Upon admission, the patient denied any history of hypertension or any other cardiovascular disease. A general physical examination findings were normal. The patient’s blood pressure varied at normal level (110-130/69-86 mmHg). Blood and urine analyses, liver and kidney function, and clotting time, were also normal.
The patient’s fasting blood glucose level was 7.34 mmol/L (reference range: 3.9–6.11 mmol/L) and glycosylated hemoglobin level was 7.2 mg/ dL. Serum levels of tumor markers, including carcinoembryonic antigen, alpha-fe-toprotein, and carbohydrate, were normal. Preoperative levels of adrenocorticotropic hormone were assayed at various time points: 15.98 pg/mL at 0:00, 20.25 pg/mL at 8:00, and 14.40 pg/mL at 16:00. Plasma renin activity was 1.30 ng/mL (0.05–2.86 in the lying position), angiotensin II was 31.50 pg/mL (16.2–64.2, lying down), aldosterone was 91.00 pg/mL (59–174, lying down), and serum levels of cortisol were 7.95 μg/dL at 0:00, 14.53 μg/dL at 8:00, and 6.44 μg/dL at 16:00. Levels of vanillylmandelic acid and urine volume after 24 h were 31.41 mg (1.4–6.5 mg) and 2.05 L, respectively.
Intraoperatively, there was two sharp changes in hemodynamic status of the patients observed during manipulation of the tumour (blood pressure rose to 150-160/90-100 mmHg), which was treated with nicardipine hydrochloride and sodium nitroprusside. Esmolol hydrochloride was used to decrease the heart rate. After the tumor was resected, the blood pressure dropped to 70/50 mmHg and norepinephrine was pumped continuously one half hour. Blood pressure rose and steadied at 110/85 mmHg in the end.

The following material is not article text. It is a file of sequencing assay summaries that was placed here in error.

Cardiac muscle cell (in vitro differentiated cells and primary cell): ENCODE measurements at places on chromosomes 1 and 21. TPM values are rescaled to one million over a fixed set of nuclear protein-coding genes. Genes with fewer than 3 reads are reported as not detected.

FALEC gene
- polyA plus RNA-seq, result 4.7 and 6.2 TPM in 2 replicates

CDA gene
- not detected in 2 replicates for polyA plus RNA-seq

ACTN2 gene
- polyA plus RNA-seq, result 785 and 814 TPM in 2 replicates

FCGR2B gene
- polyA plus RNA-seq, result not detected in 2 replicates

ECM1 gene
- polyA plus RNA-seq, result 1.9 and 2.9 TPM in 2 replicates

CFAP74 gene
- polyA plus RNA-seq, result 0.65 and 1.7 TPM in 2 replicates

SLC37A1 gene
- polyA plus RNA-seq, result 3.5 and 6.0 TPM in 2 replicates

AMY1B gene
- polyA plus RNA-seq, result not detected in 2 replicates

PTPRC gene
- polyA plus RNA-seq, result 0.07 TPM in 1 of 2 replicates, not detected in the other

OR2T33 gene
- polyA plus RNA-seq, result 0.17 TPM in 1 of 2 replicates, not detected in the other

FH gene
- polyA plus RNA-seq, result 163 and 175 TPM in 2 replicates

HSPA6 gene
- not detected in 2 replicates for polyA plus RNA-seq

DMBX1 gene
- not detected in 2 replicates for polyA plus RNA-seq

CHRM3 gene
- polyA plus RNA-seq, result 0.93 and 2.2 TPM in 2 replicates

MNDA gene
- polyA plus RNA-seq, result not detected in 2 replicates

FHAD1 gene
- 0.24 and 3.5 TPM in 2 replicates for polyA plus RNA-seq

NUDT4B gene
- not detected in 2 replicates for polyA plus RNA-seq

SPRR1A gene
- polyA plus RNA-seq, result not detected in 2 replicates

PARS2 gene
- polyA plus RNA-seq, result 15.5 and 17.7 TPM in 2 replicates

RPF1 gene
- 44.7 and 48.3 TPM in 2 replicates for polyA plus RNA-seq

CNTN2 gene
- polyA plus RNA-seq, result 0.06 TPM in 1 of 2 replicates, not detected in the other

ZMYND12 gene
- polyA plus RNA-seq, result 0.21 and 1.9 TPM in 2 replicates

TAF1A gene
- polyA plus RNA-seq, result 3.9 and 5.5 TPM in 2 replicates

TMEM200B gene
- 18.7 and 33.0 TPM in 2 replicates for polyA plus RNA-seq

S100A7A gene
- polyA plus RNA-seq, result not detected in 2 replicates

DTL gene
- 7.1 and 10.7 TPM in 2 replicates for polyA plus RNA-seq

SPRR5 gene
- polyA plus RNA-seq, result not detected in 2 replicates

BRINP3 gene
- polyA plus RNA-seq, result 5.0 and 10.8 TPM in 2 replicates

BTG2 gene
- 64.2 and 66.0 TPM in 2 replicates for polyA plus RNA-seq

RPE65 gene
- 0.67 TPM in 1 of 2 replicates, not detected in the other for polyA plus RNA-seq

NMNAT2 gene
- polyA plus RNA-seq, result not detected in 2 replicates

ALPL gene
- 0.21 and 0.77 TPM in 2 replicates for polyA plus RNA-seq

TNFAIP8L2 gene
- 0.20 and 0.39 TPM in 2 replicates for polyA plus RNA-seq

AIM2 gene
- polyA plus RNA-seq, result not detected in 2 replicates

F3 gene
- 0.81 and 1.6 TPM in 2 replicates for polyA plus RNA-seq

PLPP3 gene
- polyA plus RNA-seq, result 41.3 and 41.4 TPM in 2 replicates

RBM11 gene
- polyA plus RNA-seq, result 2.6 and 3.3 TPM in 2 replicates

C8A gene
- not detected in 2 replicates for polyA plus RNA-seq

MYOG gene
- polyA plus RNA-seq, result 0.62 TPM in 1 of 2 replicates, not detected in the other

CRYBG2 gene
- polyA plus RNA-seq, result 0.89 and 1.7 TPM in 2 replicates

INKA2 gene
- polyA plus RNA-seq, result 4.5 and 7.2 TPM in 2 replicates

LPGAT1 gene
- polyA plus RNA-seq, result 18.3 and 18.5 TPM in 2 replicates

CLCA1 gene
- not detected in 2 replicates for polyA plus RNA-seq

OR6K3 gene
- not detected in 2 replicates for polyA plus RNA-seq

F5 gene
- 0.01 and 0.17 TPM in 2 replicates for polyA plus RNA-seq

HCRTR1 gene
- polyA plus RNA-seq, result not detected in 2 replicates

By 3 days after surgery, the patient undergone closed thoracic drainage for the right side of massive pleural effusion and aerothorax with the obviously compression of the right lung. The closed thoracic drainage tube was removed on postoperative day 18 and the patient was discharged on postoperative day 21. Postoperative adjuvant chemotherapy CVD-protocol (cyclophosphamide 750 mg/m2, vincristine 1.4 mg/m2, and dacarbazine 600 mg/m2 on Day 1 and dacarbaine 600 mg/m2 on Day 2; every 21 to 28 days) was recommended; however, the patient refused. During the follow-up period, the patient’s initial symptoms of paraganglioma rapidly disappeared. However, 3 months later, ultrasonography revealed hepatic metastasis (Figure 1D). The patient refused any other treatment and died 3 months later.
Paragangliomas can develop anywhere along the midline of the retroperitoneum. The exact incidence of retroperitoneal paragangliomas is unknown, although males are typically affected more frequently than females. In addition, most patients are diagnosed between 30 and 45 years of age . Clinically, patients with a retroperitoneal paraganglioma often present with back pain or a palpable mass . Approximately 10% of cases have distant metastases detected at the time of diagnosis . Only a subset of paragangliomas is clinically functional and often exhibit signs and symptoms consistent with actively secretion of catecholamine, including headaches, sweating, palpitation, and hypertension . The present case represents a rare normotensive malignant paraganglioma that developed in a relatively aged man, only presented with abdominal pain.